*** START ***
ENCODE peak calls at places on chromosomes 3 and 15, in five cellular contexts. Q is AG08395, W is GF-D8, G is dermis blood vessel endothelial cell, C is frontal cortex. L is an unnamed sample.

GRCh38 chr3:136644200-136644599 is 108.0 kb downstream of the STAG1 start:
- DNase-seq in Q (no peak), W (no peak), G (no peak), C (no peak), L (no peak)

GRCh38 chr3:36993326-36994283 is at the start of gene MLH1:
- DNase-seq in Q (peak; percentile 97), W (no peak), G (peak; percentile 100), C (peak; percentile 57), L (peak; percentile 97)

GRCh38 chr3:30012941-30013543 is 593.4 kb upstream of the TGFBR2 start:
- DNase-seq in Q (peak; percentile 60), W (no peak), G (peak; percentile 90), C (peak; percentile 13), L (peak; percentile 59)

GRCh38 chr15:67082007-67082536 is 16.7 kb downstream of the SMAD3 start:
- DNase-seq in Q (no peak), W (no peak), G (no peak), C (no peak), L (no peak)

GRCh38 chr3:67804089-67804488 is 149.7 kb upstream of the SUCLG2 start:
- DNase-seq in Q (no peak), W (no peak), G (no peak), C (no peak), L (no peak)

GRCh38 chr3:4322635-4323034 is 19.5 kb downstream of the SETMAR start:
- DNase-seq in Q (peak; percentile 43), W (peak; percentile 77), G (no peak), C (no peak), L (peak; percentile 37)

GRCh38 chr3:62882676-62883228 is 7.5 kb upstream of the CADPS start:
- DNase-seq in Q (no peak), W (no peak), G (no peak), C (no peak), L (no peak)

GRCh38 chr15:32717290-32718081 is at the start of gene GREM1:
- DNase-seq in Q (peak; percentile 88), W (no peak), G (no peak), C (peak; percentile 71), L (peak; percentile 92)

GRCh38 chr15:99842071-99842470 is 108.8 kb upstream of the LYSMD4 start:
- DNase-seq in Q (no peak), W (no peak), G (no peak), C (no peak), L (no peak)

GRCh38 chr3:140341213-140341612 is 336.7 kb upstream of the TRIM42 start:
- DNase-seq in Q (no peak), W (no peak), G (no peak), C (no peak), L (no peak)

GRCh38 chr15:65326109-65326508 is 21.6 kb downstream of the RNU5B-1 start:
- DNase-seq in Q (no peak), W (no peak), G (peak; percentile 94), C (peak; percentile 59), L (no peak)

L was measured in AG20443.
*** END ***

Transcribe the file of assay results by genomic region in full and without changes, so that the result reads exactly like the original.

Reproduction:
ENCODE peak calls at places on chromosomes 3 and 15, in five cellular contexts. Q is AG08395, W is GF-D8, G is dermis blood vessel endothelial cell, C is frontal cortex. L is an unnamed sample.

GRCh38 chr3:136644200-136644599 is 108.0 kb downstream of the STAG1 start:
- DNase-seq in Q (no peak), W (no peak), G (no peak), C (no peak), L (no peak)

GRCh38 chr3:36993326-36994283 is at the start of gene MLH1:
- DNase-seq in Q (peak; percentile 97), W (no peak), G (peak; percentile 100), C (peak; percentile 57), L (peak; percentile 97)

GRCh38 chr3:30012941-30013543 is 593.4 kb upstream of the TGFBR2 start:
- DNase-seq in Q (peak; percentile 60), W (no peak), G (peak; percentile 90), C (peak; percentile 13), L (peak; percentile 59)

GRCh38 chr15:67082007-67082536 is 16.7 kb downstream of the SMAD3 start:
- DNase-seq in Q (no peak), W (no peak), G (no peak), C (no peak), L (no peak)

GRCh38 chr3:67804089-67804488 is 149.7 kb upstream of the SUCLG2 start:
- DNase-seq in Q (no peak), W (no peak), G (no peak), C (no peak), L (no peak)

GRCh38 chr3:4322635-4323034 is 19.5 kb downstream of the SETMAR start:
- DNase-seq in Q (peak; percentile 43), W (peak; percentile 77), G (no peak), C (no peak), L (peak; percentile 37)

GRCh38 chr3:62882676-62883228 is 7.5 kb upstream of the CADPS start:
- DNase-seq in Q (no peak), W (no peak), G (no peak), C (no peak), L (no peak)

GRCh38 chr15:32717290-32718081 is at the start of gene GREM1:
- DNase-seq in Q (peak; percentile 88), W (no peak), G (no peak), C (peak; percentile 71), L (peak; percentile 92)

GRCh38 chr15:99842071-99842470 is 108.8 kb upstream of the LYSMD4 start:
- DNase-seq in Q (no peak), W (no peak), G (no peak), C (no peak), L (no peak)

GRCh38 chr3:140341213-140341612 is 336.7 kb upstream of the TRIM42 start:
- DNase-seq in Q (no peak), W (no peak), G (no peak), C (no peak), L (no peak)

GRCh38 chr15:65326109-65326508 is 21.6 kb downstream of the RNU5B-1 start:
- DNase-seq in Q (no peak), W (no peak), G (peak; percentile 94), C (peak; percentile 59), L (no peak)

L was measured in AG20443.